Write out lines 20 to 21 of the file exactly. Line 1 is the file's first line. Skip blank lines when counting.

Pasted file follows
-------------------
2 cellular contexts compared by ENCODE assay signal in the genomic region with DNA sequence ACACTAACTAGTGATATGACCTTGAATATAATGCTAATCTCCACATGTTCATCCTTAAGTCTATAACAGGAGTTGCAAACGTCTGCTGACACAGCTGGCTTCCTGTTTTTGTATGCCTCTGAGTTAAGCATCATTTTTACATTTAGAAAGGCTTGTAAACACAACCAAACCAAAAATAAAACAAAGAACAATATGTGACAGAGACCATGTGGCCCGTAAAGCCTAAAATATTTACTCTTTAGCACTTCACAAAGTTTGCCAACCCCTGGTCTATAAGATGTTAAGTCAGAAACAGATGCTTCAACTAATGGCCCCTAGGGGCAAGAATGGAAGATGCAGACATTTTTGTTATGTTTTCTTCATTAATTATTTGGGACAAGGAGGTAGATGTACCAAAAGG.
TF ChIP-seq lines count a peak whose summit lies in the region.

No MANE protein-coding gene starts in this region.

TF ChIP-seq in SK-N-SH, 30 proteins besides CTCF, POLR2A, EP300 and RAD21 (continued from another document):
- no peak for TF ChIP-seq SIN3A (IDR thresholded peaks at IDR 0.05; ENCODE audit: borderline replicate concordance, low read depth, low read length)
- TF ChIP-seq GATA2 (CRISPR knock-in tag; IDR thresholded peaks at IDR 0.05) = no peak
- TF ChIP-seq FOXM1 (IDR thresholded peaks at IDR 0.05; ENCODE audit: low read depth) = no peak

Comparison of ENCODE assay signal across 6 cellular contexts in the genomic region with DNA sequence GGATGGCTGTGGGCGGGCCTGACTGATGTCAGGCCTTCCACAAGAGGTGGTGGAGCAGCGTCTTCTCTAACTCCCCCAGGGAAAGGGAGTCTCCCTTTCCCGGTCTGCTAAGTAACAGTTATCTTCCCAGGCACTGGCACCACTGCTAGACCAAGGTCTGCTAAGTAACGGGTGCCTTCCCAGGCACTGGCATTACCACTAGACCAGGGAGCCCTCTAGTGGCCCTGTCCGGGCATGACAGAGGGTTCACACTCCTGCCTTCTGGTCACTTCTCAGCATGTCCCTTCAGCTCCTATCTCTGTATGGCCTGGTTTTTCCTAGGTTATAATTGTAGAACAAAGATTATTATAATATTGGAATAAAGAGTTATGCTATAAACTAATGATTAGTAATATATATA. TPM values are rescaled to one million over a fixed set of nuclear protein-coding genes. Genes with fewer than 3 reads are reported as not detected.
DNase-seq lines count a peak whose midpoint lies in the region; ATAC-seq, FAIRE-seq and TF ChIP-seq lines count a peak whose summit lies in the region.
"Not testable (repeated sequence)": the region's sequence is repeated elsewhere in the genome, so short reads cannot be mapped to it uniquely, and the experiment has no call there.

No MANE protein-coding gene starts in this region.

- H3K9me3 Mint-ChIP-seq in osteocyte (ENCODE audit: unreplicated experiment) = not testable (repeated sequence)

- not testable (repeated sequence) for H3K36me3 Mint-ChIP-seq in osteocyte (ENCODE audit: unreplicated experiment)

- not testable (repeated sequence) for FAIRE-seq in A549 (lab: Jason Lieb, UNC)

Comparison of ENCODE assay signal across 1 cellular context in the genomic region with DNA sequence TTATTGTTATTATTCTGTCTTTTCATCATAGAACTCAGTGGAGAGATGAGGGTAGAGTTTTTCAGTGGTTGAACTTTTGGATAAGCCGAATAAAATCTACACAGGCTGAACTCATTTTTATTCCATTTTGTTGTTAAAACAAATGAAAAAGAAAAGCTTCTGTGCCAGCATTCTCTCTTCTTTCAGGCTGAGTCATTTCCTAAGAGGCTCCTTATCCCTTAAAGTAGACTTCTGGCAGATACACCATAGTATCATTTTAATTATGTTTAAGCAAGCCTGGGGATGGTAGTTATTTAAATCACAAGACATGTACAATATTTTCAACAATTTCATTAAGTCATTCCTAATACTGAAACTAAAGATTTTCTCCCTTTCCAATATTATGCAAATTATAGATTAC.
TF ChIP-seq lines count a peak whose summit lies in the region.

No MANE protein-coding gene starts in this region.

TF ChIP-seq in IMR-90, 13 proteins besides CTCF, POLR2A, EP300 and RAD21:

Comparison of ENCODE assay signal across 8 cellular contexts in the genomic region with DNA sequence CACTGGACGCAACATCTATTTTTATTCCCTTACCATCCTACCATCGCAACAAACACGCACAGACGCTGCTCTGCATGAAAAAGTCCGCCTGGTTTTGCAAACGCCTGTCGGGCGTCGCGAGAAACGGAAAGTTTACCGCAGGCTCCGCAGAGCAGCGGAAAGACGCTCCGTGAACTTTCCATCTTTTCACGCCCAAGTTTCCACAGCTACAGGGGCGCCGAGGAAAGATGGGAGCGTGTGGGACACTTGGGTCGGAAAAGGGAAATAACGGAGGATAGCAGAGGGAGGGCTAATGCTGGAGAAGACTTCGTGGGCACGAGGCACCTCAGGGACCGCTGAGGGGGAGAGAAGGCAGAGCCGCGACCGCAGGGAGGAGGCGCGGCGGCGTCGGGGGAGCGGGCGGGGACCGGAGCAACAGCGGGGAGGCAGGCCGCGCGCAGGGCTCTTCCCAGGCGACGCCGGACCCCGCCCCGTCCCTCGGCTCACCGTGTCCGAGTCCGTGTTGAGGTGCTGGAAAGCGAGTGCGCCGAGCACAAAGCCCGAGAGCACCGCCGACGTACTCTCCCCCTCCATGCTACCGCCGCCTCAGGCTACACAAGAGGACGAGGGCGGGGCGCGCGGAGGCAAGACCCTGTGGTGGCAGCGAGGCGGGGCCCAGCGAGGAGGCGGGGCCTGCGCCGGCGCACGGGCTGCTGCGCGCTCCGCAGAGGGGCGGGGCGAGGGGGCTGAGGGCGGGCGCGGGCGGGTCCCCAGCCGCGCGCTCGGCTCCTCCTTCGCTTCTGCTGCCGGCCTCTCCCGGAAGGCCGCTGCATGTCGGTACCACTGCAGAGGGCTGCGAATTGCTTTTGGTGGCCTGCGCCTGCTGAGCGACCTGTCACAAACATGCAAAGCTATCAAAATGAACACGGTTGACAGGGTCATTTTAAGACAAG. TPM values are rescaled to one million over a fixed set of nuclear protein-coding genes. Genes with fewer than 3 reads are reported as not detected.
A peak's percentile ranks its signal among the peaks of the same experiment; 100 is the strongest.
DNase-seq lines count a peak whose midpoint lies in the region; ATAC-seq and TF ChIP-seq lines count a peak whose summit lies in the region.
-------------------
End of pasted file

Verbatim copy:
A peak's percentile ranks its signal among the peaks of the same experiment; 100 is the strongest.
DNase-seq lines count a peak whose midpoint lies in the region; ATAC-seq and TF ChIP-seq lines count a peak whose summit lies in the region.